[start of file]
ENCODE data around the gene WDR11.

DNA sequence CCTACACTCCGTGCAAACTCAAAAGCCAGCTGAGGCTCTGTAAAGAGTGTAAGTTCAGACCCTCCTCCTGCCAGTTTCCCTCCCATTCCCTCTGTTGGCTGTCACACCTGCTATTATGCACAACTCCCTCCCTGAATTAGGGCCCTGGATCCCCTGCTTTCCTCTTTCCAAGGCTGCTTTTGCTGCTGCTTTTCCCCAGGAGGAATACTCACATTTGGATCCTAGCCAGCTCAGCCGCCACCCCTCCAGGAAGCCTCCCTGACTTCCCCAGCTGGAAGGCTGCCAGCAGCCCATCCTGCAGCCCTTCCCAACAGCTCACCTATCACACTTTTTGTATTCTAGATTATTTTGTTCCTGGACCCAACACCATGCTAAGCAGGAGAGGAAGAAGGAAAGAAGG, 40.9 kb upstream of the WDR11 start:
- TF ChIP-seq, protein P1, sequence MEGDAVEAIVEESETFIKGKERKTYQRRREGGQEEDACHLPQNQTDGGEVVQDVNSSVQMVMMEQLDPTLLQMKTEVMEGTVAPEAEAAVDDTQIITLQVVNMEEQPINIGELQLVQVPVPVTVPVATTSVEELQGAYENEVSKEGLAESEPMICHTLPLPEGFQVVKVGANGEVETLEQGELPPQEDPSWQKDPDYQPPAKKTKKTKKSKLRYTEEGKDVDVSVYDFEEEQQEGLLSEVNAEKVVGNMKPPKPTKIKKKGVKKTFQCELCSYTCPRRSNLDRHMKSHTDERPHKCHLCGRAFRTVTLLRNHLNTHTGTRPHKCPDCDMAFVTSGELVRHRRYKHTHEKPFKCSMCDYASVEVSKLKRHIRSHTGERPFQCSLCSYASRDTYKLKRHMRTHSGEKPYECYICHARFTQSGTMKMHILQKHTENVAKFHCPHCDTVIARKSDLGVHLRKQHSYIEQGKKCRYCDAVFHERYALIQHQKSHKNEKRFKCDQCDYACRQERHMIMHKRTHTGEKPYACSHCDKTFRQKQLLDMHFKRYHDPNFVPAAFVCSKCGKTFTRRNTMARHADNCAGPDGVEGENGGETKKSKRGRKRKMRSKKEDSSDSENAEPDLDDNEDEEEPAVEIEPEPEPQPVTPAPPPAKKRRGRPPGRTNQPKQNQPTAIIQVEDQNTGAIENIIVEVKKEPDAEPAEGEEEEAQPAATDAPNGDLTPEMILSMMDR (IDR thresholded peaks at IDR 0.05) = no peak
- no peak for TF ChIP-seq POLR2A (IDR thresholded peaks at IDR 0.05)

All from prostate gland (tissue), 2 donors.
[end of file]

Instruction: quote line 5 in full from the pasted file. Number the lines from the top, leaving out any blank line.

All from prostate gland (tissue), 2 donors.